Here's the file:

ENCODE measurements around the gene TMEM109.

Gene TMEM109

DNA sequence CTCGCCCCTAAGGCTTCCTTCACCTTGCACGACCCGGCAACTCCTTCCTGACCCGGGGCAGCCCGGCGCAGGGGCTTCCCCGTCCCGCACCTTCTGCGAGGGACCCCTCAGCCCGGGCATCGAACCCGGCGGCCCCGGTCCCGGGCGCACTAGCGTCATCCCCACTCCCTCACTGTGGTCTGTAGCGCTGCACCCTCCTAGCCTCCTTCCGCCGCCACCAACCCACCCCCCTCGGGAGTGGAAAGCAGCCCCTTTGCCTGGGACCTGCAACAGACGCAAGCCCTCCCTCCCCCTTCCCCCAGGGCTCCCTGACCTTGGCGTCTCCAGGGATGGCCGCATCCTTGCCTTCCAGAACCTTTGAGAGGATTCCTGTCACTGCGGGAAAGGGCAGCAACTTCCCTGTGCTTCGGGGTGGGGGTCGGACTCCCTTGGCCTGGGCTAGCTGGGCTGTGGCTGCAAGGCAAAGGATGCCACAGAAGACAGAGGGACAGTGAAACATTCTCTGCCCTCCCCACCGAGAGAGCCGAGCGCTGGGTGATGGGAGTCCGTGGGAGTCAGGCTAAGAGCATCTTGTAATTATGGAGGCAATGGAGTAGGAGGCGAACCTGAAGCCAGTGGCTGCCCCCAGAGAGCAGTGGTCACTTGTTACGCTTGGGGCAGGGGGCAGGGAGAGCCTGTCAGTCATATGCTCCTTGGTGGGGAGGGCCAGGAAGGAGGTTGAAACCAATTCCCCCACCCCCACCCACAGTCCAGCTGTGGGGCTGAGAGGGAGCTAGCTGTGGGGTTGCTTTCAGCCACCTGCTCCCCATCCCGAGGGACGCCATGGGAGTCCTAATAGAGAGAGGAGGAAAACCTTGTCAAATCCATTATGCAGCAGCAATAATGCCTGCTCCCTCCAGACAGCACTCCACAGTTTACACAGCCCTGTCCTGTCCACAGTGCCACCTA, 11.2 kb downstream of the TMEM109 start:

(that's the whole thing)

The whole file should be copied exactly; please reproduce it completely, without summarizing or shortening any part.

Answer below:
ENCODE measurements around the gene TMEM109.

Gene TMEM109

DNA sequence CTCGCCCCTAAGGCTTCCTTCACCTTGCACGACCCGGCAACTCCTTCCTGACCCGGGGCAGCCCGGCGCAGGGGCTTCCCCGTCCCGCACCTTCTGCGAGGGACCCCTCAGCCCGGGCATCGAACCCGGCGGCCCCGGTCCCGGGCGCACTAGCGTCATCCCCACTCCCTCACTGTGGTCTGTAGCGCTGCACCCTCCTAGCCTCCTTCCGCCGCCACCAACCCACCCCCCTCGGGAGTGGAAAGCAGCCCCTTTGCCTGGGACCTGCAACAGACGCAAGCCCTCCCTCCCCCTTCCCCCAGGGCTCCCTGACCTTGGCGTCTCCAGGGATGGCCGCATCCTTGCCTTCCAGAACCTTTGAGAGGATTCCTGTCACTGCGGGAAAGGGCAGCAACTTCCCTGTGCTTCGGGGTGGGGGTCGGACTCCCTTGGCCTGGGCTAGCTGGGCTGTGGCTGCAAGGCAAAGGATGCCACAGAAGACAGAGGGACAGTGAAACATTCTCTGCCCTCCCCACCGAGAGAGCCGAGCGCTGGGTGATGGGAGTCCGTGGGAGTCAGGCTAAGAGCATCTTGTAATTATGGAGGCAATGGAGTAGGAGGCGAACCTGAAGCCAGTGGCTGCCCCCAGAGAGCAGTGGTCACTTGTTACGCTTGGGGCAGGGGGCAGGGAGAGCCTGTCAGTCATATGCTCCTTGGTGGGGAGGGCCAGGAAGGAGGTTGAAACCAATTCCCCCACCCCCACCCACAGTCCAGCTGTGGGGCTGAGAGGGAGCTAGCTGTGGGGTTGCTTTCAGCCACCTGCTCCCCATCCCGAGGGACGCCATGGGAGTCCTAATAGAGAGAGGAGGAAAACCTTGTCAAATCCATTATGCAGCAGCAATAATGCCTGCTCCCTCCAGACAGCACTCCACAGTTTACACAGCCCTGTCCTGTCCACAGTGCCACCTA, 11.2 kb downstream of the TMEM109 start: